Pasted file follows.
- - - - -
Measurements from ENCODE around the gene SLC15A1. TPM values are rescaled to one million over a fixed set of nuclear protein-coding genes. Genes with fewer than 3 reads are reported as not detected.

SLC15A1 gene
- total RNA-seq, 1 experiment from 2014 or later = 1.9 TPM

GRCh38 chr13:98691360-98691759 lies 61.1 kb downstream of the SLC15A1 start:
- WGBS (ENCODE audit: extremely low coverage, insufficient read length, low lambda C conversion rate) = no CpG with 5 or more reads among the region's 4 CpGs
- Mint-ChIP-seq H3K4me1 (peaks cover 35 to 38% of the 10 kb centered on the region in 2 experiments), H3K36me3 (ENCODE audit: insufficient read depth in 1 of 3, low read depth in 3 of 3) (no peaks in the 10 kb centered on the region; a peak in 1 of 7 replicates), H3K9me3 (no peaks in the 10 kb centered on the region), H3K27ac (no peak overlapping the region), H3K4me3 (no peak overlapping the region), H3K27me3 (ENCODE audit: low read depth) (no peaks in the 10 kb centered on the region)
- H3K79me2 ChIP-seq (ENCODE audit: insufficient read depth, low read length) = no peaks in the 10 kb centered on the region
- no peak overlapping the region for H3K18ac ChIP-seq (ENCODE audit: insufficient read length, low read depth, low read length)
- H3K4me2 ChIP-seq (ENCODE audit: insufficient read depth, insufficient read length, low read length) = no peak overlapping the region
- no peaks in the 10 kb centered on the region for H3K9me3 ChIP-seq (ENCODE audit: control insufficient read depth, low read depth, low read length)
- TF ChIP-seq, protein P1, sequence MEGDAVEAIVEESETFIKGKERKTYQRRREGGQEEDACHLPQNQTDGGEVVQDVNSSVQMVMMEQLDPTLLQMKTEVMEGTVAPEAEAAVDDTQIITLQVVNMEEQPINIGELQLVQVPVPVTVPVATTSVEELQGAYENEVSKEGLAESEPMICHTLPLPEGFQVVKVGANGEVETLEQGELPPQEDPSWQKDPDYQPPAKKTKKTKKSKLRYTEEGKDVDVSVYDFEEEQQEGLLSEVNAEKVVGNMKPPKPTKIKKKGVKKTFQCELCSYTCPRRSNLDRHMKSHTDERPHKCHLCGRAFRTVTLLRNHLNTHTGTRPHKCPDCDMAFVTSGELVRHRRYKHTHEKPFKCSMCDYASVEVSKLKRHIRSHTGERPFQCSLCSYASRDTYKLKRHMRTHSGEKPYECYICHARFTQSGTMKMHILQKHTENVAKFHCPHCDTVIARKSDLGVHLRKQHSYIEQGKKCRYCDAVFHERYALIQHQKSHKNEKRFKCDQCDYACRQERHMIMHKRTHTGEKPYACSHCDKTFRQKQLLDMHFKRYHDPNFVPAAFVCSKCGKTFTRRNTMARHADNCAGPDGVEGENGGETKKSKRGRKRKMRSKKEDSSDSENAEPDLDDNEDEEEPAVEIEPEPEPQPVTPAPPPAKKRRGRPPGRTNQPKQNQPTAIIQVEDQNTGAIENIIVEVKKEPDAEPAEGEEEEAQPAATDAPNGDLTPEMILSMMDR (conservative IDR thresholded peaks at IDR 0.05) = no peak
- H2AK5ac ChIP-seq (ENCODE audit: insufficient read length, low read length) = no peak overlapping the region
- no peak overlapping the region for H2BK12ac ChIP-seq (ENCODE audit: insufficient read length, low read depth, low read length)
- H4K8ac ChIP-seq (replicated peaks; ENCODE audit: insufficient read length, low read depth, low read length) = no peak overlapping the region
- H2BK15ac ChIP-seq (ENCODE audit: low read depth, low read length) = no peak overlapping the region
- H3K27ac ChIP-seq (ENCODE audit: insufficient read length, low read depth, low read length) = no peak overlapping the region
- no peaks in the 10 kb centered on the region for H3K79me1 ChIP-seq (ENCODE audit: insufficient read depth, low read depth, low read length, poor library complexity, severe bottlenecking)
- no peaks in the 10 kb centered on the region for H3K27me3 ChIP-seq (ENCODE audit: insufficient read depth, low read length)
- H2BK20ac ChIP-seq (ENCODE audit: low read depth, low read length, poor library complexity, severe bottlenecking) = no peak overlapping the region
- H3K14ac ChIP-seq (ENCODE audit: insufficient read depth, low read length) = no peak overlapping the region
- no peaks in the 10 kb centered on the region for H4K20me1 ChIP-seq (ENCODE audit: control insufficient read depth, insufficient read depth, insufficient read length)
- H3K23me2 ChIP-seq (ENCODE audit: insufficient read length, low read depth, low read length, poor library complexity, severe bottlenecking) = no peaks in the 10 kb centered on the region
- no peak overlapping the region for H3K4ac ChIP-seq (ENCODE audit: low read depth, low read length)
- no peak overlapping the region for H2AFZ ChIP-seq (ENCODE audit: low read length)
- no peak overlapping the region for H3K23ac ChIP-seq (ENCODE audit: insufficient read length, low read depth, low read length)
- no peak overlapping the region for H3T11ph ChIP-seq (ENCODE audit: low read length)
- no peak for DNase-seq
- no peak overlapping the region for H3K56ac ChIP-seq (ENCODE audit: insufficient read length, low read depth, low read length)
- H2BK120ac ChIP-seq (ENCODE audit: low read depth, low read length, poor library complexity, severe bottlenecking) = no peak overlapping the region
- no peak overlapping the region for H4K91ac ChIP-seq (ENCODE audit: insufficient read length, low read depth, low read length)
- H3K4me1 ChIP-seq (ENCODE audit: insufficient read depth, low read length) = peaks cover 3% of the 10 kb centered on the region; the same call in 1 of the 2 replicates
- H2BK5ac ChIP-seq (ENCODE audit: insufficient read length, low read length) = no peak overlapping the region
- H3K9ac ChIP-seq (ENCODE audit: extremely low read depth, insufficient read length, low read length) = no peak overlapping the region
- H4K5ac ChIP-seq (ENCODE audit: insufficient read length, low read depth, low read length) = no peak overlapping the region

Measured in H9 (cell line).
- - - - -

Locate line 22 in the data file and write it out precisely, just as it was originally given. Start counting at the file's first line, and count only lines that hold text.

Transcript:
- H3K23me2 ChIP-seq (ENCODE audit: insufficient read length, low read depth, low read length, poor library complexity, severe bottlenecking) = no peaks in the 10 kb centered on the region